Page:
Reading corner



Foods of childhood




Your time to shine!


1
Create the menu for the imaginary “Paul Auster Restaurant”.


Don’t forget catchphrases! Write the main ingredients under each dish.



2
Write an entry of your diary
in which you recall the dishes you enjoyed when you were little (150-180 words).

Tips





Questions

Voir les réponses

a) Who is “you”? If you can’t find out, look at the title of the book and the biography at the end of the extract.

b) Was the author allowed to drink whatever he wanted?

c) What is a float?

d) What do you think of this breakfast?

e) Compare it with this lunch.

f) What was special about Thursdays?

g) What was the author’s favourite dish for dinner?

h) Did meals depend on the season?

i) Does the author still love sweets?

j) Do you know some of these sweets?


The foods you loved as a boy, from the time of your earliest memories to the threshold of puberty, and you wonder now how many thousands of forkfuls and spoonfuls went into you, how many bites and swallows, how many small sips and grand gulps, beginning with the myriad fruit juices you drank at various times during the day, orange juice in the morning, but also apple juice and grapefruit juice and tomato juice and pineapple juice, pineapple juice in a glass but also pineapple juice frozen in ice cube trays during the summer, which you and your sister referred to as «pineapple chunks,» along with the soft drinks you downed whenever you were permitted to (Coca-Cola, root beer, ginger ale, 7Up, Orange Crush), and the milkshakes you adored, especially chocolate, but sometimes vanilla for a change of pace, or a combination of the two known as black-and-white, and then, in the summer, the delirium of the root beer float, traditionally made with vanilla ice cream, but for you even more delicious if the flavor of the ice cream was coffee. On any given mornings, you would begin with a first course of cold cereal (Corn Flakes, Rice Krispies, Shredded Wheat, Puffed Wheat, Puffed Rice, Cheerios whatever happened to be in the kitchen cupboard), which you would pour into a bowl, and then coat with a tablespoon (or two tablespoons) of white refined sugar. Followed by a servings of eggs (scrambled mostly, but occasionally fried or soft-boiled) and two pieces of buttered toast (white, whole wheat, or rye), often accompanied by bacon, ham, or sausage, or else a platter of French toast (with maple syrup), or rarely, but always most coveted, a stack of pancakes (also with maple syrup). Several hours later, lunch meats piled between two slices of bread, ham or salami, corned beef or bologna, sometimes ham and American cheese together, sometimes American cheese alone, or else one of your mother’s dependable1 tuna fish sandwiches. On cold days, cold winter days like this one, the sandwich was often preceded by a bowl of soup, which always came out of cans in the early fifties, your favorites being Campbell’s chicken noodle and Campbell’s tomato, which no doubt was the case with every other American child back then as well. Hamburgers and hot dogs, French fries and potato chips: once‑a‑week delicacies in the local malt shop2 known as the Cricklewood, where you and your school friends would eat lunch together every Thursday. (Your grammar school did not have a cafeteria. Everyone would go home for lunch, but starting when you were nine or ten, your mother and the mothers of your friends allowed you this treat: hamburgers and/or hot dogs at the Cricklewood every Thursday, which cost all of twenty five or thirty cents.) The evening meal, interchangeably referred to as dinner or supper, was best if the main dish was lamb chops, but roast beef ran a close second, followed, in no particular order, by fried chicken, roast chicken, beef stew, pot roast, spaghetti and meatballs, sautéed liver, and fried fish fillets smothered in ketchup. Potatoes were a constant, and however they were served (primarily baked or mashed), they never failed to offer profound satisfaction. Corn on the cob surpassed all other vegetables, but that delight was confined to the last months of summer, and therefore you happily wolfed down the peas and carrots or green beans or beets you found on your plate. Popcorn, pistachio nuts, peanuts, marshmallows, piles of saltines3 smeared with grape jelly, and the frozen foods that began appearing late in your childhood, in particular chicken pot pie and Sara Lee’s pound cake. You have all but lost your taste for sweets at this point in your life, but when you look back on the distant days of your boyhood, you are staggered by how many sugary things you longed for and devoured. Ice cream most of all, for which you seemed to have an insatiable appetite, whether served up plain in a bowl or covered in chocolate sauce, whether presented in the form of a sundae or a float, ice cream on a stick (as in Good Humor bars and Creamsicles) as well as ice.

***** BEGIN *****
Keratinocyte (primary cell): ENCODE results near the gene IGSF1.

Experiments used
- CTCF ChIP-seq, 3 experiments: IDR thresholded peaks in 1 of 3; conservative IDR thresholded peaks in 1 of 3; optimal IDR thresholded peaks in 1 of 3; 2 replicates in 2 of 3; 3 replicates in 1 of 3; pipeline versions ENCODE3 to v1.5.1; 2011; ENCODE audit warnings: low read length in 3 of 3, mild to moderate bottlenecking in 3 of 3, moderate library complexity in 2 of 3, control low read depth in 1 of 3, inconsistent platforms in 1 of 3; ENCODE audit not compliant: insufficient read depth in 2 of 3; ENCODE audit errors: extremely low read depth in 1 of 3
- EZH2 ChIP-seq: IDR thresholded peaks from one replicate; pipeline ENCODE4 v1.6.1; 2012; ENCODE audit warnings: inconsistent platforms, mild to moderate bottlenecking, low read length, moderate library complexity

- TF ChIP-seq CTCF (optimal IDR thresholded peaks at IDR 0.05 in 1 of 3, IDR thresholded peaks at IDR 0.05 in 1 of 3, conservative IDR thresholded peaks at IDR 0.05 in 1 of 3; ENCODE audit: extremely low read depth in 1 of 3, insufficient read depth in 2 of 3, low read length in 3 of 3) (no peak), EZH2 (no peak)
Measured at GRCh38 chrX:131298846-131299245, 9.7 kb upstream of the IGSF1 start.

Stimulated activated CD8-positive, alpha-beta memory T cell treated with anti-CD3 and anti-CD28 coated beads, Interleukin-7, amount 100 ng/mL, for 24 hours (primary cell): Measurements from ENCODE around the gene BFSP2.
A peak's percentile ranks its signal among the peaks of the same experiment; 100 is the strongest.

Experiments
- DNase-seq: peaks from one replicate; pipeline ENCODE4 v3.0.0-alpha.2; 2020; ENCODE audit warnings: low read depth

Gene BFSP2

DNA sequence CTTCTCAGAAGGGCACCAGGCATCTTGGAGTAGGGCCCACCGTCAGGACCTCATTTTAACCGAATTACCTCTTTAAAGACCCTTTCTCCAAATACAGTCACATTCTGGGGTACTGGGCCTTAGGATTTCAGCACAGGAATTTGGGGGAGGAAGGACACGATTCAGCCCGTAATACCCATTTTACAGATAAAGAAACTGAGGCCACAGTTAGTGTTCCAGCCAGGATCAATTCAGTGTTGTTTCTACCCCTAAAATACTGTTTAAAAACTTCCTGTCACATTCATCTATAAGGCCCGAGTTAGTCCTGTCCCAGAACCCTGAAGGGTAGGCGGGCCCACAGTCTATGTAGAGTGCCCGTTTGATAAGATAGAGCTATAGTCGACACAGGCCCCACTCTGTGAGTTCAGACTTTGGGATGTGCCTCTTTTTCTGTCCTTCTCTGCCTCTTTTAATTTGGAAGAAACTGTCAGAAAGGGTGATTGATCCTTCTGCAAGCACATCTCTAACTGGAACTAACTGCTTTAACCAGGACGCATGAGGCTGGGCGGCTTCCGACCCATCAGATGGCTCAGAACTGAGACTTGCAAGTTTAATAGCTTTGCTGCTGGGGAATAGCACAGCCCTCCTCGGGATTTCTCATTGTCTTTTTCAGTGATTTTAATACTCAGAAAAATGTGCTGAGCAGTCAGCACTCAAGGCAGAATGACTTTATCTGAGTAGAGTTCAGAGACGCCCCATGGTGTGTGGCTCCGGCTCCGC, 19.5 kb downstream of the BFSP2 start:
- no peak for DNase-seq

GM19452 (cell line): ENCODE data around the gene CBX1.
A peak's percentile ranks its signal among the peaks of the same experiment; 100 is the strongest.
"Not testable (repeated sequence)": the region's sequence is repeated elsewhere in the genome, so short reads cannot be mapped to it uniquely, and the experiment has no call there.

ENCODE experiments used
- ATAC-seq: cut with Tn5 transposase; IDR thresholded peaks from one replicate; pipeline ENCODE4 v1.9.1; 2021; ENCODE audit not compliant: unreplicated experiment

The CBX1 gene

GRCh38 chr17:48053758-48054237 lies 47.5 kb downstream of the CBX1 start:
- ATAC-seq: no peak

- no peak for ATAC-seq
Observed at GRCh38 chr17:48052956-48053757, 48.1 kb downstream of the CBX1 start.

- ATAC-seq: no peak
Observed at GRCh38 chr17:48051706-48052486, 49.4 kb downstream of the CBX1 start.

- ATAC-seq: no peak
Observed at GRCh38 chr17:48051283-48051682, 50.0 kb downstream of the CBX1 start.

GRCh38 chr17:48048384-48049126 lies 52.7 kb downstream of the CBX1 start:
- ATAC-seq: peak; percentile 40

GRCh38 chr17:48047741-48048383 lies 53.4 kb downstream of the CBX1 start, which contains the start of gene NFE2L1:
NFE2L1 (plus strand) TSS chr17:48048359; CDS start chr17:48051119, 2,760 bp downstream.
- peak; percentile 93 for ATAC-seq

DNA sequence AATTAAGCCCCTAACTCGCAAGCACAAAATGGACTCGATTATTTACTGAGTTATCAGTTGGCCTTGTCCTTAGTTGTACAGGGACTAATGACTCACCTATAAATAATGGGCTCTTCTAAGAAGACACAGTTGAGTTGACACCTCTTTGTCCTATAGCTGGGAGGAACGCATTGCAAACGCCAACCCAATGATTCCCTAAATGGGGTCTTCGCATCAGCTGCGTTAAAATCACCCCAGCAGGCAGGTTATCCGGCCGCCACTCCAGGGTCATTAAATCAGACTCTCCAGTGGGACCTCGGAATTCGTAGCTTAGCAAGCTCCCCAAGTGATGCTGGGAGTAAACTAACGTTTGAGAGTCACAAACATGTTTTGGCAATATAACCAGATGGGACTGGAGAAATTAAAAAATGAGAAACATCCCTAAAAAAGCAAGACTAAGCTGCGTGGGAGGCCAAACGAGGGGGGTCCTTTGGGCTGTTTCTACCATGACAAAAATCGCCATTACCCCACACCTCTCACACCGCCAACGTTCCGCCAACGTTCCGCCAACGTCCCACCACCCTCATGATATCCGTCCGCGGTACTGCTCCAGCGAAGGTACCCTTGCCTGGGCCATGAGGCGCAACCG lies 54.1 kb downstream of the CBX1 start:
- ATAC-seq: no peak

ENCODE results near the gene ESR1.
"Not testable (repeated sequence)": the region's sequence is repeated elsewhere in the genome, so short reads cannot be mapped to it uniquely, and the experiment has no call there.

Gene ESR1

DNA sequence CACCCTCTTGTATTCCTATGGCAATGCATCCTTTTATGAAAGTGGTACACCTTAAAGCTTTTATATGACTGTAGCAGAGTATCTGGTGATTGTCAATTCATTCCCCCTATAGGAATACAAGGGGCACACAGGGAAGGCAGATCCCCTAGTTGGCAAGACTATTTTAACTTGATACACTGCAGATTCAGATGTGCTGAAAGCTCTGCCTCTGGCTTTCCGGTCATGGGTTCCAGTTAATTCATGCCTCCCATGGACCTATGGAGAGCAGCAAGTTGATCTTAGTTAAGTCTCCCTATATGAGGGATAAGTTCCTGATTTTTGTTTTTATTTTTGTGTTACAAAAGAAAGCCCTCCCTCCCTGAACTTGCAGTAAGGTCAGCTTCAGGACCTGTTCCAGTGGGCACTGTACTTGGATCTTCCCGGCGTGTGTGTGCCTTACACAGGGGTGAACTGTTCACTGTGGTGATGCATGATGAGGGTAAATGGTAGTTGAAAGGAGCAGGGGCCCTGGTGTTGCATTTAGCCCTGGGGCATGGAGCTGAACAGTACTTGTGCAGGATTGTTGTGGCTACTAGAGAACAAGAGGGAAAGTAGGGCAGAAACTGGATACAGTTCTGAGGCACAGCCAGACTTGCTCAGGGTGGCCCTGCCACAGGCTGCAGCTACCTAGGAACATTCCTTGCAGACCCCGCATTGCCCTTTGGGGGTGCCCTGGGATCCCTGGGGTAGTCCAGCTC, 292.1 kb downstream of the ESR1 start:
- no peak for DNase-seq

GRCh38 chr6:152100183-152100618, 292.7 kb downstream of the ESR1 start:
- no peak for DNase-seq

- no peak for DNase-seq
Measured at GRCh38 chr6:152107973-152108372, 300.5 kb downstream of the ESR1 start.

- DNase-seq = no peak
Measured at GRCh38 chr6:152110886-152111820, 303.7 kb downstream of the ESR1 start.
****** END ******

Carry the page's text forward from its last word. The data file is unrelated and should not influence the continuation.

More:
Cream lurking inside spheres (Bon Bons), rectangles (Eskimo Pies), and domes (Baked Alaska). Ice cream was the tobacco of your youth, the addiction that slinked its way into your soul and endlessly seduced you with its charms, but you were also a pushover for cake (chocolate layer! angel food!) and every variety of cookie, from Vanilla Fingers to Burry’s Double Dip Chocolate, from Fig Newtons to Mallomars, from Oreos to Social Tea Biscuits, not to mention the hundreds if not thousands of candy bars you consumed before the age of twelve: Milky Ways, Three Musketeers, Chunkys, Charleston Chews, York Mints, Junior Mints, Snickers bars, Baby Ruths, Milk Duds, Chuckles, Goobers, Dots, Jujubes, Sugar Daddys, and God knows what else. How is it possible that you managed to stay thin during the years when you were ingesting all this sugar, that your body somehow continued to grow upward rather than outward as you veered toward adolescence?


Excerpt from, Winter Journal, by Paul Auster, 2012.


1. trustable 2. soda shop 3. crackers

Biography

Paul Benjamin Auster (born February 3, 1947) is an American author. He was born in Newark, New Jersey and after graduating from Columbia University in 1970, he moved to France, where he began translating the works of French writers. He returned to America in 1974. Some of his works include: The New York Trilogy (1987), Leviathan, Timbuktu, The Brooklyn Follies, Man in the Dark.

Winter Journal is an autobiographical work and was published in 2012.

Paul Benjamin Auster